CIHR grants fund Indigenous health research
The University of Winnipeg’s Dr. Jaime Cidro, (Associate Professor, Anthropology) has recently received two Canadian Institutes of Health Research (CIHR) grants totaling over $835,000 combined. Her project grant, worth $688,500, is the largest CIHR grant ever received by UWinnipeg.
The new project is a collaborative partnership between Wiijii’idiwag Ikwewag (Manitoba Indigenous Doula Initiative), Nanaandawewigamig (First Nations Health and Social Secretariat of Manitoba), and University of Manitoba researchers Drs. Maureen Heaman and Josee Lavoie. Both grants are funding new collaborative research studies, headed by Dr. Cidro and the Research Team at Nanaandawewigamig, examining how Indigenous doulas can support First Nations women who are forced travel for birth in Manitoba.
When a woman from a First Nation such as Cross Lake is going to have a baby, she boards a bus often alone, and makes a journey to Winnipeg or Thompson. She leaves behind her family supports and may be away from her community, living in a boarding home in unfamiliar surroundings, for up to four weeks. This journey away from home to deliver is true for most Manitoba First Nations women from northern rural and remote communities. Being alone and unsupported creates unnecessary stress. It can create negative health consequences for both mom and baby such as anxiety, pre-term birth, low and high birth weights, and even infant death.
Wanda Phillips-Beck, the Primary Health Care Nurse Research Manager of Nanaandawewigamig describes this project as an innovative example of how First Nations solutions are being supported through research collaborations between University and community. “In this age of Truth and Reconciliation, University-First Nations need to form collaborations for meaningful research, rebalancing the power dynamics and raising the profile of culturally-rooted services and supports. Our Traditional Doulas project is a partnership which forms new relationships for a shared understanding of the historical and ongoing challenges that First Nations people face, while restoring First Nations ways that support cultural reclamation.
“Doulas can play a critically important role during pregnancy and labour and research shows us this support for a women’s pregnancy and respectful incorporation of cultural practices are essential to establishing and revitalizing the strong cultural connection for First Nations children and families,” says Dr. Cidro. “Our research hopes to demonstrate that there are marked improvements to the psychological, social and cultural experiences of women who must travel for birth with the support of a doula and we are excited that this team came together to undertake this pilot project.”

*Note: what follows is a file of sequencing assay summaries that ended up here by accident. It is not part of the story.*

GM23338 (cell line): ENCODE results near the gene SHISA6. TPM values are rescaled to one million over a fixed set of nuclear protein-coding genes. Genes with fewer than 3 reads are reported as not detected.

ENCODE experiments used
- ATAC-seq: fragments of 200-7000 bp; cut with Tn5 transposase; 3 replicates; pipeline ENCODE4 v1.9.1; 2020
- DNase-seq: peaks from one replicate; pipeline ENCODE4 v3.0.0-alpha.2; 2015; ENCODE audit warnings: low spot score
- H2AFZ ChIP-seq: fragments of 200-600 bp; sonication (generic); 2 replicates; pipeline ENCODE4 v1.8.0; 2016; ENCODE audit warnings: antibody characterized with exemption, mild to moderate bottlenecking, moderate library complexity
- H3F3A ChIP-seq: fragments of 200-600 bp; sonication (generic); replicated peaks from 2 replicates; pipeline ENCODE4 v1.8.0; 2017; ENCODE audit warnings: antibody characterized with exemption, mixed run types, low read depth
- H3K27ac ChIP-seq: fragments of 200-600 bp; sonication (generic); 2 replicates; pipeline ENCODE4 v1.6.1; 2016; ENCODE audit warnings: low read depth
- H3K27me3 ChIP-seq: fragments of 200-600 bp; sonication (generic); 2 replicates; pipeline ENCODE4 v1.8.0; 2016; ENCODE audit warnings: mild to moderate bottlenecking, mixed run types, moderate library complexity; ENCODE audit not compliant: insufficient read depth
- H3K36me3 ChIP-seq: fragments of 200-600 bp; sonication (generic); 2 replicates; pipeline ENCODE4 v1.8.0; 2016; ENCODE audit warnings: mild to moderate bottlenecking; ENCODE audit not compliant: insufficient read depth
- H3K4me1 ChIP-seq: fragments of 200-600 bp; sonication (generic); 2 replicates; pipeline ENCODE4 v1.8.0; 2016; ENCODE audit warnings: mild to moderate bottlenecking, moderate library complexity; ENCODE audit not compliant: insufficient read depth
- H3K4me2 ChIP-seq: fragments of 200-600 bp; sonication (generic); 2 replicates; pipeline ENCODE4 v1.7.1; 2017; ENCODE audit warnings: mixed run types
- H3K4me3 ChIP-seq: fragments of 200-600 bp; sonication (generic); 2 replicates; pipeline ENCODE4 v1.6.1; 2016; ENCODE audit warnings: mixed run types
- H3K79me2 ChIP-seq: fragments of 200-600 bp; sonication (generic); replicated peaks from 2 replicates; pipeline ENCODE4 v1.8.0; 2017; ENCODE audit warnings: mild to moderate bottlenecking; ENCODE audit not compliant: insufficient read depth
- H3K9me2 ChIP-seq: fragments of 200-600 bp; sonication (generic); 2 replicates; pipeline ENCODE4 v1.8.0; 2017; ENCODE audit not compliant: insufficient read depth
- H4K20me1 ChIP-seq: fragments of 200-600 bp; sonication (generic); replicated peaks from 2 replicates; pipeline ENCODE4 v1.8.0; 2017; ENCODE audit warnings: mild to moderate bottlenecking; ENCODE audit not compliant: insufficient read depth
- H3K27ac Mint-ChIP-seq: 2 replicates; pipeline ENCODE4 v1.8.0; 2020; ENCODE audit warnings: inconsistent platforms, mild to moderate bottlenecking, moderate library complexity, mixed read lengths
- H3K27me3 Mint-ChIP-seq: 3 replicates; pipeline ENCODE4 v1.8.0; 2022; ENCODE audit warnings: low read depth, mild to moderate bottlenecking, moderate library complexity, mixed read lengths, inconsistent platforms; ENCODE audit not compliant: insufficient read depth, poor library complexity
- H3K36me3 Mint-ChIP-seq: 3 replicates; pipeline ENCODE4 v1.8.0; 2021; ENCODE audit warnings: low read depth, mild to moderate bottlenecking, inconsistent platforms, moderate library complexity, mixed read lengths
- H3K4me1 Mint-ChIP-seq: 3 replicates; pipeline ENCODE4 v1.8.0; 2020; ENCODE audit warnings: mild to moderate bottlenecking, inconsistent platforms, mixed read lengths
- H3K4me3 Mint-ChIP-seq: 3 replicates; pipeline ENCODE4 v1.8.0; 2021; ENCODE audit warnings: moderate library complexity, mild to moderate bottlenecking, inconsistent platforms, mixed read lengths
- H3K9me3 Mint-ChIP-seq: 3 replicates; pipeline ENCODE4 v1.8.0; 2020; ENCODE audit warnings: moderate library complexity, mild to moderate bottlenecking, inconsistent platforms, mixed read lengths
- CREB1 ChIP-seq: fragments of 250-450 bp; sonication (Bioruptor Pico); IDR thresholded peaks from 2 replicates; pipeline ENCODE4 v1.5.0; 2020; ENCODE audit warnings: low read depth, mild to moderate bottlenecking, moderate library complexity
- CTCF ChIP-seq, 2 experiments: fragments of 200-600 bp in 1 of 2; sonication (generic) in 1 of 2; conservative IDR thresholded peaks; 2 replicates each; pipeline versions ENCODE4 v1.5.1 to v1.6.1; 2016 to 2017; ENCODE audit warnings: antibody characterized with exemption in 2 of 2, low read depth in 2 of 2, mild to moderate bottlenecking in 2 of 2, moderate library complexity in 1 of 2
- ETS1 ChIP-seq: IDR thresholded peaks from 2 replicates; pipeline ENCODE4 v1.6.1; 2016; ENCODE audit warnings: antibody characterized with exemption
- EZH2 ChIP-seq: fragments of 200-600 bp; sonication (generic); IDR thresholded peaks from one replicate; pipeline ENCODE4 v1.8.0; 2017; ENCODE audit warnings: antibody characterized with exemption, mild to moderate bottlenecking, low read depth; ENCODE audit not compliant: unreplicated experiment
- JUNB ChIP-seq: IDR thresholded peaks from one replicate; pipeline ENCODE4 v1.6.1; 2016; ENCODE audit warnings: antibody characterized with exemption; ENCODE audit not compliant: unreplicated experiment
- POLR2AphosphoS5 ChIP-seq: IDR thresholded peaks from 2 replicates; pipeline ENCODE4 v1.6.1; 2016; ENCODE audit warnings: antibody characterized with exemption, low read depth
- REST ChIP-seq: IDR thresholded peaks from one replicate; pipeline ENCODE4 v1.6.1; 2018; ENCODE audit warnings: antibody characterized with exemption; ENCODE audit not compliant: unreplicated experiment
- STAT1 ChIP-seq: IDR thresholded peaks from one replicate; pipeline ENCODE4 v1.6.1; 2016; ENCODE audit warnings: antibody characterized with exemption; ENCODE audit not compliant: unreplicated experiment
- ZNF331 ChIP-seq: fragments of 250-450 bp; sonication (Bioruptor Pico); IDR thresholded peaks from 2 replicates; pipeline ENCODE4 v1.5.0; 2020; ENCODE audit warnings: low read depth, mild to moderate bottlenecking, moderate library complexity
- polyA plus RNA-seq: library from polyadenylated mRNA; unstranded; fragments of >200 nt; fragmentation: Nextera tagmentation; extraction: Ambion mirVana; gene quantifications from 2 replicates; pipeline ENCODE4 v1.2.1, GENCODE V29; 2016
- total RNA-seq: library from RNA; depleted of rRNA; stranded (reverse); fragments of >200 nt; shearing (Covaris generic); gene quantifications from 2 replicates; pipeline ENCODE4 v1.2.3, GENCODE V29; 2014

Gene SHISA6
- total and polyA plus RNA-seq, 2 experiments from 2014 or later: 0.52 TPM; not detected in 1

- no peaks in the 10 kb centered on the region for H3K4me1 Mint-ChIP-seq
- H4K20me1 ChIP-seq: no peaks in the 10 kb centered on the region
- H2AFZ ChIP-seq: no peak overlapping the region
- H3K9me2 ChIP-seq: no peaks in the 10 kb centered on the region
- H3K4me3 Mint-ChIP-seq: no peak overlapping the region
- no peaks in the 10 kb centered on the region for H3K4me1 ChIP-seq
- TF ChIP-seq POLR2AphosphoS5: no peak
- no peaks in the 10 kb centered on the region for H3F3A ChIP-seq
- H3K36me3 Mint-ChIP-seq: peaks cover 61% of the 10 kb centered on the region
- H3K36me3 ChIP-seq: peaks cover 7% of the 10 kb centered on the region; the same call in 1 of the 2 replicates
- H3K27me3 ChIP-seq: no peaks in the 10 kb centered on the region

This project will deliver culturally-based doula training in Cross Lake and two other First Nations, empowering women in the community to become full spectrum doulas. Pregnant women will receive the care of her community doula up until she is evacuated to Winnipeg or Thompson to give birth. At that time she will be connected with an Indigenous Doula who will provide support while she’s in the city and during the birth. After the client gives birth, she will then return home and be re-connected with her community doula.
“Indigenous doulas will empower and support women and families by providing physical, emotional, and spiritual support; and teaching culturally-rooted approaches to healthy pregnancies, healthy sexuality, childbirth, breastfeeding and parenting,” says Melissa Brown, Indigenous Midwife, Vice-Chair, Wiijii’idiwag Ikwewag. “Our Grandmothers have taught us that the soul of sovereignty lies in birthing. Restoring the sacred bond within families begins in the womb”.
The importance of culturally based knowledge and birthing is something that the community of Cross Lake has been working towards for a long time. “The return of birthing practices, nurturing the supports that will surround our young mothers and their children at home and in Winnipeg, has been a dream and a long struggle. This partnership will strengthen our connection to our ancestral knowledge as we bring healthy children into the world. We want to share what we will learn so this will benefit Indigenous women everywhere,” says Cathy Merrick, the Chief of Cross Lake.
“This research reinforces the importance of working with community members to not only understand complex health interventions but to learn how those interventions can be supported and strengthened. Dr. Cidro and her team will ensure that the health circumstances of women who journey long distances is better understood,” said Dr. Jino Distasio, Vice-President, Research and Innovation. “UWinnipeg is excited to see Dr. Cidro leading this project that will not only contribute to our knowledge but also provide opportunities for additional training and skills development in the communities she is working with that is culturally and community grounded.”
This research program also includes funding from the Queen Elizabeth Scholars – Advanced Scholars program to support an international research exchange with Mexico for Dr. Cidro and one international post-doctoral fellow.
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Related research by Dr. Jamie Cidro
Diane Poulin, Senior Communications Specialist, The University of Winnipeg
P: 204.988.7135, E: firstname.lastname@example.org